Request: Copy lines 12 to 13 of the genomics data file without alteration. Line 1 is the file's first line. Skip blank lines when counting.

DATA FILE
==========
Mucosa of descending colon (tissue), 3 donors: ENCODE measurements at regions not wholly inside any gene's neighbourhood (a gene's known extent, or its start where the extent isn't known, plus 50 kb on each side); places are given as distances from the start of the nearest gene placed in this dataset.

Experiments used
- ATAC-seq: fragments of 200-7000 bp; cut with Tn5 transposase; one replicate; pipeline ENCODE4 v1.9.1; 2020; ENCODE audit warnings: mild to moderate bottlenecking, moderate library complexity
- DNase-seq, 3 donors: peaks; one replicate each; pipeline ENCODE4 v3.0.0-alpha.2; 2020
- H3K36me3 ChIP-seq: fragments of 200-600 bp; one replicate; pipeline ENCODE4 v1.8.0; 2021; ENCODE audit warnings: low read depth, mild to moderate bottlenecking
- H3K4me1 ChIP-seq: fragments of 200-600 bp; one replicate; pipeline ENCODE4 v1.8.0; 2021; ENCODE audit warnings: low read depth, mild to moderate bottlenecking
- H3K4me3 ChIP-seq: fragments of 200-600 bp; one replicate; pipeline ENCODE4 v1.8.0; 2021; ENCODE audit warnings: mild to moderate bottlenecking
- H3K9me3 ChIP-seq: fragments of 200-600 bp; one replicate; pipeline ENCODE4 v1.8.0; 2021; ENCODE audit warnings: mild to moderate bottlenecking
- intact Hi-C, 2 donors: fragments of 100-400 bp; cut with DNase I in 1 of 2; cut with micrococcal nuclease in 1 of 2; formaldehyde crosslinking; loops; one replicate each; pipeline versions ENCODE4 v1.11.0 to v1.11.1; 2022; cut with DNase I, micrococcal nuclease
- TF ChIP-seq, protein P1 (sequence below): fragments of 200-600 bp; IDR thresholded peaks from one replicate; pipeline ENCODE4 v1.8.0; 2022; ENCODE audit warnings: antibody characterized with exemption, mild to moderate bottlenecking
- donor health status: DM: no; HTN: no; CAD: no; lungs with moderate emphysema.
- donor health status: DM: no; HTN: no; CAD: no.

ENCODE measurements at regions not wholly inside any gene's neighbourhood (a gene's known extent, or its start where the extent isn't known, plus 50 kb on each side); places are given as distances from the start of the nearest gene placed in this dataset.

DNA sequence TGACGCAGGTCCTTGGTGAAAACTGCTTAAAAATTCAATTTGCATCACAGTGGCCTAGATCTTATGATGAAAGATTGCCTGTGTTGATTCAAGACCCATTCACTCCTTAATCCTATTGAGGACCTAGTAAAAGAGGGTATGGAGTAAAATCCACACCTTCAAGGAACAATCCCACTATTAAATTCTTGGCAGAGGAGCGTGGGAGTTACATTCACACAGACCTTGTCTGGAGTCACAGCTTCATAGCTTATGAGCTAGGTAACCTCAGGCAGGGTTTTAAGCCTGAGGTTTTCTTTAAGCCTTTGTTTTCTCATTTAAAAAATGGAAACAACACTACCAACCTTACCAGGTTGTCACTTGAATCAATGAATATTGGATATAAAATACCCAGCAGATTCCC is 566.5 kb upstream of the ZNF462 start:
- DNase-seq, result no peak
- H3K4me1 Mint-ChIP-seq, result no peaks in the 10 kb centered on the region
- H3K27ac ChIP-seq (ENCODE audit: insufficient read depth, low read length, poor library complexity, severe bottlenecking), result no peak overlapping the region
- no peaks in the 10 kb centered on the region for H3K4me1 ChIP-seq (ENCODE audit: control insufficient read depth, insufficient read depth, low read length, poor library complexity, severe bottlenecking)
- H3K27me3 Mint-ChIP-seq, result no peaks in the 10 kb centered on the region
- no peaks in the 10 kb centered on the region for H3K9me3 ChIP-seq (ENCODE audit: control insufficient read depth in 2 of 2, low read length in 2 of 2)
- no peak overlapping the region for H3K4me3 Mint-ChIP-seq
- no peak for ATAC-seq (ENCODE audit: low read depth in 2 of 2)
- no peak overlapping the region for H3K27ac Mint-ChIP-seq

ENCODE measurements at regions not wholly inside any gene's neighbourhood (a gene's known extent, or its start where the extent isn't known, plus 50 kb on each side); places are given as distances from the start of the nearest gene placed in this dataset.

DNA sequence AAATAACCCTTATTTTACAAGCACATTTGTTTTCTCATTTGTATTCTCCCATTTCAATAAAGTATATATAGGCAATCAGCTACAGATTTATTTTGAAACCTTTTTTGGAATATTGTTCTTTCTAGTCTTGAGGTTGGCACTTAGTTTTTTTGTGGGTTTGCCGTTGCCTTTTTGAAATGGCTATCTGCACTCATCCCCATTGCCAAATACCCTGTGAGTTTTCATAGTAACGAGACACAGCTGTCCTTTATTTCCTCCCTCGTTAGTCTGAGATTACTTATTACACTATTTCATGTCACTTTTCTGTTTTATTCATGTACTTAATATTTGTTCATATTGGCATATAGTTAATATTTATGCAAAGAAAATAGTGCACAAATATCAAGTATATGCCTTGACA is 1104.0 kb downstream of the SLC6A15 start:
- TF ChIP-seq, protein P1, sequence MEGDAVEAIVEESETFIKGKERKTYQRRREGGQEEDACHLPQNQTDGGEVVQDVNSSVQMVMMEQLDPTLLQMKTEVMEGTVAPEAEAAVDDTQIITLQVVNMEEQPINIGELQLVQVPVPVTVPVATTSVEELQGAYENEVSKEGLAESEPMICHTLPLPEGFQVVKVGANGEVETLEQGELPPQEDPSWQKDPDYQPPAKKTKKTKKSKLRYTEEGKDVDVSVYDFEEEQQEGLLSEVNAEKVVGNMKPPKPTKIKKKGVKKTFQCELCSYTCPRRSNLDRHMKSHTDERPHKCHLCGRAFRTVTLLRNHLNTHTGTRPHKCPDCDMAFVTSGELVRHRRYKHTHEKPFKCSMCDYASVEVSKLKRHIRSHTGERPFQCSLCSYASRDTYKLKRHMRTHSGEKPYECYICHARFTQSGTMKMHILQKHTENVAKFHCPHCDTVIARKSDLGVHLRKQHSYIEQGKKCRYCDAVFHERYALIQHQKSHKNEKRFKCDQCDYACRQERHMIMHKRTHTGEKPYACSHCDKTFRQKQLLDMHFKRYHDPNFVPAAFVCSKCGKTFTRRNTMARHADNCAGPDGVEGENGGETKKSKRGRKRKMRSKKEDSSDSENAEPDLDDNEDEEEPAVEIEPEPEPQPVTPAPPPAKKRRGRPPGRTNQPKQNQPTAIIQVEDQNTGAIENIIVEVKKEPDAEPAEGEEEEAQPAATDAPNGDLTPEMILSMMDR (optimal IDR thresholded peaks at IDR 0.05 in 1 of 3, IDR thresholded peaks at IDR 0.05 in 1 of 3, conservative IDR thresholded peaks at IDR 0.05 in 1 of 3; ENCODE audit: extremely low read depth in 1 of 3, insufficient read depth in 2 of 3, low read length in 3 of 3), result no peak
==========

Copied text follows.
- donor health status: DM: no; HTN: no; CAD: no.

ENCODE measurements at regions not wholly inside any gene's neighbourhood (a gene's known extent, or its start where the extent isn't known, plus 50 kb on each side); places are given as distances from the start of the nearest gene placed in this dataset.